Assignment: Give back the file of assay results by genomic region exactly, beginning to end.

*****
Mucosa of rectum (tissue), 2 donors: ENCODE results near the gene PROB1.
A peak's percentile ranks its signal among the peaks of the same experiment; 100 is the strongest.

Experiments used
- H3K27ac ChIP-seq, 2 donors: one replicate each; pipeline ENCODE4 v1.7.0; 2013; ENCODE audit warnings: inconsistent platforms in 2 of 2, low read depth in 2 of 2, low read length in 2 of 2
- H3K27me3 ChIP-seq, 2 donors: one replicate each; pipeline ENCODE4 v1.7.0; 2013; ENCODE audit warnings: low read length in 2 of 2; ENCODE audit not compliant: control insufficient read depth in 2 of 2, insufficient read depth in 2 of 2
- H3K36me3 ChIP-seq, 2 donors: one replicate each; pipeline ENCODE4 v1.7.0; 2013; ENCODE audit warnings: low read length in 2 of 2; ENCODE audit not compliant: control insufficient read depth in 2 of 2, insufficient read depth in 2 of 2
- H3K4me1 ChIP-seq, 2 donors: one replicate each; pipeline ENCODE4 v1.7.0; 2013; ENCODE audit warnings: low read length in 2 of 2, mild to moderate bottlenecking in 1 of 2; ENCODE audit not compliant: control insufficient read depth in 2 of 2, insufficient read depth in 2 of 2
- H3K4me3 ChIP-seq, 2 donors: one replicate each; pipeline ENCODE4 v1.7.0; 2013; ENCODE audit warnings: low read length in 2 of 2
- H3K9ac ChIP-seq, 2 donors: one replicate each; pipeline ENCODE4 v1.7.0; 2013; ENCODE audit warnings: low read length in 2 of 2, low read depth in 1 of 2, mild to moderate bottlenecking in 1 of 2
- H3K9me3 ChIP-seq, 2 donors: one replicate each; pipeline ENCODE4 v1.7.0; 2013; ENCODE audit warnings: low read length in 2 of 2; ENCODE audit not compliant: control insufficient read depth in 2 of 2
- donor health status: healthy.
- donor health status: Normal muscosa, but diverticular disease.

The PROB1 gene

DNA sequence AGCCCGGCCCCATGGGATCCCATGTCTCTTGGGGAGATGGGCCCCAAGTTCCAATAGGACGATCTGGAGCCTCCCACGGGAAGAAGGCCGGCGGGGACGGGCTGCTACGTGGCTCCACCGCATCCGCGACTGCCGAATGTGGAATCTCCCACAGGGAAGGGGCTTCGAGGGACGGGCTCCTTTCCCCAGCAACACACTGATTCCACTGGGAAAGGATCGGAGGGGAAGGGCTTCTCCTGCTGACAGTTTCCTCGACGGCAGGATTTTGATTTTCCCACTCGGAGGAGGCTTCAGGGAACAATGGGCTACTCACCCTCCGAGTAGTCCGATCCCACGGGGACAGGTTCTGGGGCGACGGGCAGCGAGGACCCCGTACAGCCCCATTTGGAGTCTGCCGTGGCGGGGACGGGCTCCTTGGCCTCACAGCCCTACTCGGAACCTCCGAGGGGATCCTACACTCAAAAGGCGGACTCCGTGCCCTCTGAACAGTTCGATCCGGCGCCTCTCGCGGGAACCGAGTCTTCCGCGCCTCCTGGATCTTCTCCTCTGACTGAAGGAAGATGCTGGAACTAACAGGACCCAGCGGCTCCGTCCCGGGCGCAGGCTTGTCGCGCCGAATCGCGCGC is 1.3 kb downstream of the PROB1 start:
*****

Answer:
Mucosa of rectum (tissue), 2 donors: ENCODE results near the gene PROB1.
A peak's percentile ranks its signal among the peaks of the same experiment; 100 is the strongest.

Experiments used
- H3K27ac ChIP-seq, 2 donors: one replicate each; pipeline ENCODE4 v1.7.0; 2013; ENCODE audit warnings: inconsistent platforms in 2 of 2, low read depth in 2 of 2, low read length in 2 of 2
- H3K27me3 ChIP-seq, 2 donors: one replicate each; pipeline ENCODE4 v1.7.0; 2013; ENCODE audit warnings: low read length in 2 of 2; ENCODE audit not compliant: control insufficient read depth in 2 of 2, insufficient read depth in 2 of 2
- H3K36me3 ChIP-seq, 2 donors: one replicate each; pipeline ENCODE4 v1.7.0; 2013; ENCODE audit warnings: low read length in 2 of 2; ENCODE audit not compliant: control insufficient read depth in 2 of 2, insufficient read depth in 2 of 2
- H3K4me1 ChIP-seq, 2 donors: one replicate each; pipeline ENCODE4 v1.7.0; 2013; ENCODE audit warnings: low read length in 2 of 2, mild to moderate bottlenecking in 1 of 2; ENCODE audit not compliant: control insufficient read depth in 2 of 2, insufficient read depth in 2 of 2
- H3K4me3 ChIP-seq, 2 donors: one replicate each; pipeline ENCODE4 v1.7.0; 2013; ENCODE audit warnings: low read length in 2 of 2
- H3K9ac ChIP-seq, 2 donors: one replicate each; pipeline ENCODE4 v1.7.0; 2013; ENCODE audit warnings: low read length in 2 of 2, low read depth in 1 of 2, mild to moderate bottlenecking in 1 of 2
- H3K9me3 ChIP-seq, 2 donors: one replicate each; pipeline ENCODE4 v1.7.0; 2013; ENCODE audit warnings: low read length in 2 of 2; ENCODE audit not compliant: control insufficient read depth in 2 of 2
- donor health status: healthy.
- donor health status: Normal muscosa, but diverticular disease.

The PROB1 gene

DNA sequence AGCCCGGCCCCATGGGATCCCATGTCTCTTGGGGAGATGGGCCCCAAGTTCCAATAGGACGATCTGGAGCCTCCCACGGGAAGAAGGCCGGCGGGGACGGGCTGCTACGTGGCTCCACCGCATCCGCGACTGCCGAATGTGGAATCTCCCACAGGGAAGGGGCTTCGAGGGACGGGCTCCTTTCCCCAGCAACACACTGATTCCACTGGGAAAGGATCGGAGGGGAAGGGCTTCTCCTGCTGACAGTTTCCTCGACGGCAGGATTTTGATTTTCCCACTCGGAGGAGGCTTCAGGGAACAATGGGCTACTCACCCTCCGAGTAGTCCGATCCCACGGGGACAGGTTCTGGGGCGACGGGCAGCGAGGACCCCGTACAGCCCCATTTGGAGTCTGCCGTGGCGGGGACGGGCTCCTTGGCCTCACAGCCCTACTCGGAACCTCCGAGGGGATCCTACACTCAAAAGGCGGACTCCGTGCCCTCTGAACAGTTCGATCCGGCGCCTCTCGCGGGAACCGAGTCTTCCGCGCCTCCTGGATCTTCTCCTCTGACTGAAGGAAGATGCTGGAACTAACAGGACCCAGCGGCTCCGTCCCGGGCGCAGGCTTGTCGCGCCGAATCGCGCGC is 1.3 kb downstream of the PROB1 start: